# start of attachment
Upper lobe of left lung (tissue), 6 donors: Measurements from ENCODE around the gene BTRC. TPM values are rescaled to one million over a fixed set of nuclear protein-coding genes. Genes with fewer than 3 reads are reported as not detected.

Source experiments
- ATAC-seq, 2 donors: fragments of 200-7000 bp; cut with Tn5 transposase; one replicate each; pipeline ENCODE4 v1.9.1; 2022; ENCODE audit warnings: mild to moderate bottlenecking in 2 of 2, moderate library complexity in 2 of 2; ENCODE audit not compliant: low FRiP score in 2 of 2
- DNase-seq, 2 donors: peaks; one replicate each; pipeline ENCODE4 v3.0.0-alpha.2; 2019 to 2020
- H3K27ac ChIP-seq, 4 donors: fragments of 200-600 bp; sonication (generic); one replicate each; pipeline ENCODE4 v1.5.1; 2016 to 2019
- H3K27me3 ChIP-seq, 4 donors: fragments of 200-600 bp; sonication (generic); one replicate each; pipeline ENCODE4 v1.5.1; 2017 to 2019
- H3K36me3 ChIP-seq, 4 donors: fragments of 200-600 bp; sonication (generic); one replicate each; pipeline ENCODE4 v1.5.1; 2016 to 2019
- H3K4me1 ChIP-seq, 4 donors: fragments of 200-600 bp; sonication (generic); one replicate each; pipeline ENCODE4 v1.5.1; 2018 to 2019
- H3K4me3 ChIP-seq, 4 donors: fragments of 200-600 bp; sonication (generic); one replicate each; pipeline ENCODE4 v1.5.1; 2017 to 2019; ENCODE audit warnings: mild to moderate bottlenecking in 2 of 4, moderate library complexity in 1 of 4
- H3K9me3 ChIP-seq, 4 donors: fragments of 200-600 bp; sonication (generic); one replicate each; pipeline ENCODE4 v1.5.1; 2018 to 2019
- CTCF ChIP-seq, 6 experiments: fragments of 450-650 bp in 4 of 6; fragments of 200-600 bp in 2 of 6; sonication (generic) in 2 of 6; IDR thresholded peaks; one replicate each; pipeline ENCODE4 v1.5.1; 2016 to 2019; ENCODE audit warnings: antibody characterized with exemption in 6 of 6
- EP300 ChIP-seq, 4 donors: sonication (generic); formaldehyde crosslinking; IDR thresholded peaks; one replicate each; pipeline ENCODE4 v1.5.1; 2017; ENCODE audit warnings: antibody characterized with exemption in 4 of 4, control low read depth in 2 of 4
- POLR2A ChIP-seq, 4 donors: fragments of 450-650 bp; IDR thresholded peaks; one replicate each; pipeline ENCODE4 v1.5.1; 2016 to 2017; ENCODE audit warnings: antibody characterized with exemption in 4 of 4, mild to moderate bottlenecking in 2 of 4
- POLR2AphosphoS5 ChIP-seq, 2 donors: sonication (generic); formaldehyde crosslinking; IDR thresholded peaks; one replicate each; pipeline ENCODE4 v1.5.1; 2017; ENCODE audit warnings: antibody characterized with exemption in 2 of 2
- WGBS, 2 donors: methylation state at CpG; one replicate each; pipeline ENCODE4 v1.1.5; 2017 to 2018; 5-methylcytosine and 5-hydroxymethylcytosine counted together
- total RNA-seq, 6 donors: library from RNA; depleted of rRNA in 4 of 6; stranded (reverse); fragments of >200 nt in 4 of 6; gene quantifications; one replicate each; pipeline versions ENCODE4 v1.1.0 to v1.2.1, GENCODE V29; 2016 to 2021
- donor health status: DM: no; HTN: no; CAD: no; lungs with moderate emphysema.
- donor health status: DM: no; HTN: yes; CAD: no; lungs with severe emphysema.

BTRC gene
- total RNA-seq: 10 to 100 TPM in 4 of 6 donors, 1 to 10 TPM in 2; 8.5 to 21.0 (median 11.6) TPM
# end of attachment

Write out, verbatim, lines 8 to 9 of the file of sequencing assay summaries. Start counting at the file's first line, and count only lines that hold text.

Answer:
- H3K4me1 ChIP-seq, 4 donors: fragments of 200-600 bp; sonication (generic); one replicate each; pipeline ENCODE4 v1.5.1; 2018 to 2019
- H3K4me3 ChIP-seq, 4 donors: fragments of 200-600 bp; sonication (generic); one replicate each; pipeline ENCODE4 v1.5.1; 2017 to 2019; ENCODE audit warnings: mild to moderate bottlenecking in 2 of 4, moderate library complexity in 1 of 4